By Badger Insider Readers
I am now 81 years of age. Professor Robert Niedermeier ’40, MS’42, PhD’48 has passed on. However, his advice as an advisor and teacher helped me through a successful career in higher education. At this time, I am a professor emeritus at the University of Maryland.
Richard Ahrens ’58
Berwyn Heights, Maryland
I was on the UW–Madison campus from the fall of 1961 through June of 1971. I earned my BS, MS and PhD degrees at UW–Madison. During those years, there were several professors who changed my life. But ... if I had to choose just one ... it would be Dr. Owen Fennema in the Department of Food Science. He was my major professor for both my MS and PhD degrees. Without going into great detail, Owen changed my life in several ways: he encouraged and helped me write proposals for NIH fellowships during all my years of graduate school. This paid for tuition, books, supplies and had a monthly stipend of $216.67 ... enough for bus fares and rent in those days. These NIH fellowships were very competitive because they came with a military deferment. Without these fellowships, I was on my way to some rice paddy in Vietnam ... perhaps never to return. Instead, I earned a PhD degree and graduated without a dime of student loans. I wanted to minor in business administration, and Owen told me to minor in biochemistry. He reasoned that I had a lifetime ahead of me to take business courses and to learn business, but if I didn't learn biochemistry now, I would never learn it. So true and so profound. After receiving my MS degree, he convinced me to go on for my PhD. Without his encouragement and wise counsel, I would have left after my MS degree. Over the years, the wisdom of his advice proved itself over and over. We stayed very close both professionally and personally after I left Madison. This friendship was a true gift and it lasted until he died in 2012. He was indeed a lifelong mentor.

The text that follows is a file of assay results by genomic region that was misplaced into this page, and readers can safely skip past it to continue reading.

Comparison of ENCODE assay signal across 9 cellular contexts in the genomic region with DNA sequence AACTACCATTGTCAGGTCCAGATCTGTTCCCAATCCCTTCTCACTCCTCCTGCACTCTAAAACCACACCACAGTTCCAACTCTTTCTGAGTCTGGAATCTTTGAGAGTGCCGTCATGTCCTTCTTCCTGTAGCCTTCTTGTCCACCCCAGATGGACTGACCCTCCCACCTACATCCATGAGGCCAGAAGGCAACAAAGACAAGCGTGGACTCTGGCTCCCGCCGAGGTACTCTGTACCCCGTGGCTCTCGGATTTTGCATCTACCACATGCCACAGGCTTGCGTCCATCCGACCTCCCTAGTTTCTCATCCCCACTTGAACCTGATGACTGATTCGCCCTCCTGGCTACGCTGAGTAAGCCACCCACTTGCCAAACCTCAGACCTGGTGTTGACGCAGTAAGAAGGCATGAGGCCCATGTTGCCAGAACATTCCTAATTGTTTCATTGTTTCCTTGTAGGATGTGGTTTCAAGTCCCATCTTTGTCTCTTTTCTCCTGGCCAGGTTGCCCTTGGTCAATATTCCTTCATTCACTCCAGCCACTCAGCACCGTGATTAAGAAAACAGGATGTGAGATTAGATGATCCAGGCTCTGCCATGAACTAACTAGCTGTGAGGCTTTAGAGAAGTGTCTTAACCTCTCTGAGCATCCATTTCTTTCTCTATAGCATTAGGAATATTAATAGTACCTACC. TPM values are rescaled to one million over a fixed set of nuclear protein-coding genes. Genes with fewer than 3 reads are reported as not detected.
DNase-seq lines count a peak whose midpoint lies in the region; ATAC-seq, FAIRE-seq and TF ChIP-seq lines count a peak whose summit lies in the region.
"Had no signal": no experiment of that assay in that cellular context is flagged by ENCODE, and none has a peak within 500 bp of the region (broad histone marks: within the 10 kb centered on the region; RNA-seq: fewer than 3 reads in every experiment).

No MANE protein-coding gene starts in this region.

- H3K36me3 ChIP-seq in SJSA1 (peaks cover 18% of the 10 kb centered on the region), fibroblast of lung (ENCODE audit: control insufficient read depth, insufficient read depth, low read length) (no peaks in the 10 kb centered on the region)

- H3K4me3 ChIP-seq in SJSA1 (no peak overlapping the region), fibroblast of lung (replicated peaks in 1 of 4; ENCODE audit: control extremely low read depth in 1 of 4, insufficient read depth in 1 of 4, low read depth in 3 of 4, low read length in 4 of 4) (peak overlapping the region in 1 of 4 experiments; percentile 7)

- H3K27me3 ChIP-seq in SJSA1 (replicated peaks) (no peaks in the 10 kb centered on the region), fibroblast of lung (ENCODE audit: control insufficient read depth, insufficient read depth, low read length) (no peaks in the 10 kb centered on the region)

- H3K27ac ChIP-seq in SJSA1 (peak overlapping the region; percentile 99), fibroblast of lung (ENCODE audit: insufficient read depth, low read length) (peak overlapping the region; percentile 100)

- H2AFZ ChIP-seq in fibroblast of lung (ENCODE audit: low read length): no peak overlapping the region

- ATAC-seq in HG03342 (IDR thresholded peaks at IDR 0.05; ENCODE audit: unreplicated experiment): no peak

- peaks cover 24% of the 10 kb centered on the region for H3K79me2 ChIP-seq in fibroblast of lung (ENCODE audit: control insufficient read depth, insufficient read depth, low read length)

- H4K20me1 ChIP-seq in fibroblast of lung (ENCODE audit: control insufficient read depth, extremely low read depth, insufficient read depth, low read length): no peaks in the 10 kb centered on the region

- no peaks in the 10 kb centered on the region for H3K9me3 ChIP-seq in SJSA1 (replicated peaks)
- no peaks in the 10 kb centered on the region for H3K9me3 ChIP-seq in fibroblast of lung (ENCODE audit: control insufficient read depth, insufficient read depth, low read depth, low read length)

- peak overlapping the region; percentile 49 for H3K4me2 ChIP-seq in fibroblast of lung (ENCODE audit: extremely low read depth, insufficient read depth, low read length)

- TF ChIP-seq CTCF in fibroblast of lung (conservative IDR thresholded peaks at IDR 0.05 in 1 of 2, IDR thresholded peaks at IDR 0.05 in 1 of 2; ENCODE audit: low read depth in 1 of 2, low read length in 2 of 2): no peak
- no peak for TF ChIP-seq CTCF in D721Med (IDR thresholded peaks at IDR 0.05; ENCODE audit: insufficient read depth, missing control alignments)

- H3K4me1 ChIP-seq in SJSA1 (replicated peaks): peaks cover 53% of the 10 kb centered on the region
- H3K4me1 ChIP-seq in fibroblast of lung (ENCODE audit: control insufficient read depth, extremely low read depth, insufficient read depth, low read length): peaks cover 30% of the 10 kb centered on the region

James Behnke ’66, MS’68, PhD’72
Incline Village, Nevada
With fondness, admiration and respect, I recall, from my college days back in the 1960s, Eugene Wilkening, a professor of rural sociology from whom I took several classes. Professor Wilkening was an unassuming academician who was a very good role model for both students and his fellow faculty members. He was also a no-nonsense individual who maintained high academic standards and never compromised. Although I attended the UW many decades ago, I shall never forget him.
Charles Hurlbut ’69
Prince George, Virginia
My favorite was Francis Hole in the Department of Soil Science. For an undergrad in the 60s, he was a positive force, and his enthusiasm for learning was a motivating factor for me to switch from a geology major to soil science which led to grad school and a 40-year career. As an undergrad I worked part-time as a bartender at the Badger Tavern. When Francis learned this, he said “we need to get you to work in the department,” and he made that happen — though truth be told I was very happy to tend bar!
Jim Anderson ’71, MS’72, PhD’76
Lac du Flambeau, Wisconsin